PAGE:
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Warm winter, dry soil hit rabi (winter) crops

Last modified January 11, 2016 11:41

Mint. New Delhi, 10 January 2016.

A warm winter preceded by a drought has played spoilsport for sowing of winter crops such as wheat, pulses and oilseeds. Data released by the farm ministry show that rabi (winter) crops have been planted so far in 56.5 million hectares, 3% lower than the 58.2 million hectares sown by this time last year. Worryingly, as the window for planting is nearing an end, tracts across many states may remain unplanted this winter. Further, for the primary rabi crop of wheat, late sowing and warmer temperatures could mean a loss in yield.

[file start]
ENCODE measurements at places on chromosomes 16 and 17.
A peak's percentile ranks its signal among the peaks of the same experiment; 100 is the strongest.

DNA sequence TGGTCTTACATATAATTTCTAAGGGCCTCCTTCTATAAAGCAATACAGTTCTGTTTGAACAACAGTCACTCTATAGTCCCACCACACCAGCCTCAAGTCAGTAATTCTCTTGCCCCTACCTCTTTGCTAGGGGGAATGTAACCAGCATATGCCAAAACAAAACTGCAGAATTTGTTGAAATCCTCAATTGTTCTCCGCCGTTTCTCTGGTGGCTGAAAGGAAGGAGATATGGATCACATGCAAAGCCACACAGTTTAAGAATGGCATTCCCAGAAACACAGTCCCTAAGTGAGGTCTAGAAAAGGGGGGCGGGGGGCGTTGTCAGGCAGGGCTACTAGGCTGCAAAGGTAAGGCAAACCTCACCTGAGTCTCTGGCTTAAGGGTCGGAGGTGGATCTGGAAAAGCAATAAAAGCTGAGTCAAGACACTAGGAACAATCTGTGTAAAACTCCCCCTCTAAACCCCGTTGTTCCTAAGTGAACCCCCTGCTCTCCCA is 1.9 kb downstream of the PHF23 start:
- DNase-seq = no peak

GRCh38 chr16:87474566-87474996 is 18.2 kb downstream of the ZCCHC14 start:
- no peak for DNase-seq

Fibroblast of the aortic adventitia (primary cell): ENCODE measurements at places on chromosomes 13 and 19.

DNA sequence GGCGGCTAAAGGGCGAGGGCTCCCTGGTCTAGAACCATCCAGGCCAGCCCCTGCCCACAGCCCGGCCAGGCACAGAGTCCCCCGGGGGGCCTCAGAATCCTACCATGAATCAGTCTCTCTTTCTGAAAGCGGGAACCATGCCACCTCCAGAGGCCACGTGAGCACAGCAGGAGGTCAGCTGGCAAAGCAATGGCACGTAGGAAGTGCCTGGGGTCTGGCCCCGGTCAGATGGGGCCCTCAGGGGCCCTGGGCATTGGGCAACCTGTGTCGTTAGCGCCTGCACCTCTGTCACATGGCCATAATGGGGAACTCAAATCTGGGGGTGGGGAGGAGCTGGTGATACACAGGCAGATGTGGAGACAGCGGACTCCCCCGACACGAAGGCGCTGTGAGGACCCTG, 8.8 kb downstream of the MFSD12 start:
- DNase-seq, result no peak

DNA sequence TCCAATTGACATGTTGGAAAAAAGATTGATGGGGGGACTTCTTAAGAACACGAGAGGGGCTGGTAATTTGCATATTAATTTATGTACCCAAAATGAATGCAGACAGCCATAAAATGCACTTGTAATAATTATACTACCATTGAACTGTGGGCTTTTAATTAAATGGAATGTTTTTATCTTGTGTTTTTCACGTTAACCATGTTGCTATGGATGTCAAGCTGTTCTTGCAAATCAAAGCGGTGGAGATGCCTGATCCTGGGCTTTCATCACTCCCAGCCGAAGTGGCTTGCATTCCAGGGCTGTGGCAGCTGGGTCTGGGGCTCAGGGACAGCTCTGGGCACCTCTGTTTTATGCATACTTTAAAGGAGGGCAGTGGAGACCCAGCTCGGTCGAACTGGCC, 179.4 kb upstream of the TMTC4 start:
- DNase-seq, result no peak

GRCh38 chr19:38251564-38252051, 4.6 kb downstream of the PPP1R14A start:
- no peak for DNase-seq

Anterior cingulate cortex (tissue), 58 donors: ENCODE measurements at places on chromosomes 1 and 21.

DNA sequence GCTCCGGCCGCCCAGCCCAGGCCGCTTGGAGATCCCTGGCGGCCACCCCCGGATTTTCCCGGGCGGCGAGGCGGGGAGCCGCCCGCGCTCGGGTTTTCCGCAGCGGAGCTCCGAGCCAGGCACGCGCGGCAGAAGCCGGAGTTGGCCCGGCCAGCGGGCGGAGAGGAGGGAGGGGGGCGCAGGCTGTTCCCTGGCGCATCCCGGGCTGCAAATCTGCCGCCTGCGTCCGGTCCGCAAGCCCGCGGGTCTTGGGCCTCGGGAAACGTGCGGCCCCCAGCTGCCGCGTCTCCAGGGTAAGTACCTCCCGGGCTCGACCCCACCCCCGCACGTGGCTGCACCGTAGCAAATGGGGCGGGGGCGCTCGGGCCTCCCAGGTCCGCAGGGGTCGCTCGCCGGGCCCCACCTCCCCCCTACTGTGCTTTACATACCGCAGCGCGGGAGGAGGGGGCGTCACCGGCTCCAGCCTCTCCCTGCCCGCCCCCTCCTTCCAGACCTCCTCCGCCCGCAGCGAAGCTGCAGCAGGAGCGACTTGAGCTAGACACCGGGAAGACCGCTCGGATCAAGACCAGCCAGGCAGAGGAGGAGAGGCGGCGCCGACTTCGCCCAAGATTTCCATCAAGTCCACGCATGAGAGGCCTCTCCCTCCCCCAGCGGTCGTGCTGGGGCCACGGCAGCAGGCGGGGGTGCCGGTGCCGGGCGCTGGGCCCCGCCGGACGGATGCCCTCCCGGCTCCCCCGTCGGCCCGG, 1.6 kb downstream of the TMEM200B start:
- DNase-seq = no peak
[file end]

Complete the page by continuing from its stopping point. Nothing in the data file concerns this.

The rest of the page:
The data on planting shows that wheat has been planted so far in 28.2 million hectares, nearly 6% lower than the 29.9 million hectares sown by this time last year. While seasonal area under the wheat crop is 30 million hectares, together with pulses, oilseeds and coarse grains the total rabi area is about 63 million hectares. Planting of winter crops starts by October and harvesting begins from January. The data further show that planting is lower in states such as Uttar Pradesh and Madhya Pradesh that grow the cereal crop under rain-fed conditions in some areas. For instance, about 9.1 million hectares were planted in Uttar Pradesh till 7 January, the lowest for any year since 2010. By this time last year, 9.7 million hectares had been planted in the state. Similarly, for Madhya Pradesh, planting is at its lowest since 2011. If wheat yields are affected this year, it will be the second consecutive year of meagre harvest. Unseasonal rains just ahead of the spring harvest in March and April of 2015 led to a 7% decline in wheat pro duction (in 2014-15), compared with the previous year. However, allaying fears of a loss in wheat yield, agriculture secretary Siraj Hussain said there wan’t any reason for panic. “We hope in the next 2-3 days, the temperature will come down,” he said, adding that the government was closely monitoring the situation.

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